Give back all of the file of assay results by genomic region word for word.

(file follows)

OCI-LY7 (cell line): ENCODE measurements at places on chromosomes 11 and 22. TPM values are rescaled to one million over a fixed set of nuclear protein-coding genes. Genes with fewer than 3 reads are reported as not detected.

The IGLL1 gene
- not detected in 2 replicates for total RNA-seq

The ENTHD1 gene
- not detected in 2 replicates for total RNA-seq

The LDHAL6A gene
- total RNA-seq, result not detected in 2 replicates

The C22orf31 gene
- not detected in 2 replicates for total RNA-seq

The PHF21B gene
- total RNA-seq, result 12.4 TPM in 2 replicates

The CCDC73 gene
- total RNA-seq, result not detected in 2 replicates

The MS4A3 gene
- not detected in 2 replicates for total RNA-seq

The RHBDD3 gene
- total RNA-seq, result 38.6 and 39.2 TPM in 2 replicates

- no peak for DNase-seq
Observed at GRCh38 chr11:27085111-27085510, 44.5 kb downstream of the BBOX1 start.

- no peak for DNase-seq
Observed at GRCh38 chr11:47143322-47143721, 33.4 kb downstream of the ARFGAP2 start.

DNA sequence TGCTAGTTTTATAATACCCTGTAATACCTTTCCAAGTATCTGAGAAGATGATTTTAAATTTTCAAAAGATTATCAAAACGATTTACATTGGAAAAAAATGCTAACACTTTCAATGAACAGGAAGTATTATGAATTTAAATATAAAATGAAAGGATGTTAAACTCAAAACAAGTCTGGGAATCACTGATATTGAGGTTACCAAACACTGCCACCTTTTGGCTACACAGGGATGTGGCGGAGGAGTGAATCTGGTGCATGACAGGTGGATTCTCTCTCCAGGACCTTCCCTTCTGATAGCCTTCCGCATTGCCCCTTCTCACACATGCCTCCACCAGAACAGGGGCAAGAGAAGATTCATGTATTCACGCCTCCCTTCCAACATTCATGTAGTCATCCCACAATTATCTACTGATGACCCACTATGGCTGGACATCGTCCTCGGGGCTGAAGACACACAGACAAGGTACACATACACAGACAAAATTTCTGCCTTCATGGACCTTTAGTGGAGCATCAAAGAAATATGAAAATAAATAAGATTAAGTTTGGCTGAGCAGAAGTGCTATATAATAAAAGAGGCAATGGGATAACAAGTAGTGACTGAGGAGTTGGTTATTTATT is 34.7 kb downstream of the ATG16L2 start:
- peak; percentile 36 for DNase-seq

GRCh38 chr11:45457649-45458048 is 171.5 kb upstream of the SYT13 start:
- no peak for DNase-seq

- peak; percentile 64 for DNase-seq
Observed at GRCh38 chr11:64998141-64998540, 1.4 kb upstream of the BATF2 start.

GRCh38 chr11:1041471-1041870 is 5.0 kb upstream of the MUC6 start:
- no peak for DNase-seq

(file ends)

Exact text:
OCI-LY7 (cell line): ENCODE measurements at places on chromosomes 11 and 22. TPM values are rescaled to one million over a fixed set of nuclear protein-coding genes. Genes with fewer than 3 reads are reported as not detected.

The IGLL1 gene
- not detected in 2 replicates for total RNA-seq

The ENTHD1 gene
- not detected in 2 replicates for total RNA-seq

The LDHAL6A gene
- total RNA-seq, result not detected in 2 replicates

The C22orf31 gene
- not detected in 2 replicates for total RNA-seq

The PHF21B gene
- total RNA-seq, result 12.4 TPM in 2 replicates

The CCDC73 gene
- total RNA-seq, result not detected in 2 replicates

The MS4A3 gene
- not detected in 2 replicates for total RNA-seq

The RHBDD3 gene
- total RNA-seq, result 38.6 and 39.2 TPM in 2 replicates

- no peak for DNase-seq
Observed at GRCh38 chr11:27085111-27085510, 44.5 kb downstream of the BBOX1 start.

- no peak for DNase-seq
Observed at GRCh38 chr11:47143322-47143721, 33.4 kb downstream of the ARFGAP2 start.

DNA sequence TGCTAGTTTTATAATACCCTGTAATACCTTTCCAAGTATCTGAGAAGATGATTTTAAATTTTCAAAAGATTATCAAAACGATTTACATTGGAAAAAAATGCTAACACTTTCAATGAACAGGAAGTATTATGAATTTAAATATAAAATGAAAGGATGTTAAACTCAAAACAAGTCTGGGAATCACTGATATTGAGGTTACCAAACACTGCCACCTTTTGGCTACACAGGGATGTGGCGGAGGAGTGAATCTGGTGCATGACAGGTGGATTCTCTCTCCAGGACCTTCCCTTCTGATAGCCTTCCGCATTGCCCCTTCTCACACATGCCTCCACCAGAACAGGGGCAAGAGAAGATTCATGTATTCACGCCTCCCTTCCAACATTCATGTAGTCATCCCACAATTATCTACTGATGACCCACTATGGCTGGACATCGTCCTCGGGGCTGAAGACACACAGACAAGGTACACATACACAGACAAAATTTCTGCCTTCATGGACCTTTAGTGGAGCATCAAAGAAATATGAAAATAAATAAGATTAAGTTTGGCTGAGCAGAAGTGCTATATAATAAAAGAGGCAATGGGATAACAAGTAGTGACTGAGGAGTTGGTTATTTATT is 34.7 kb downstream of the ATG16L2 start:
- peak; percentile 36 for DNase-seq

GRCh38 chr11:45457649-45458048 is 171.5 kb upstream of the SYT13 start:
- no peak for DNase-seq

- peak; percentile 64 for DNase-seq
Observed at GRCh38 chr11:64998141-64998540, 1.4 kb upstream of the BATF2 start.

GRCh38 chr11:1041471-1041870 is 5.0 kb upstream of the MUC6 start:
- no peak for DNase-seq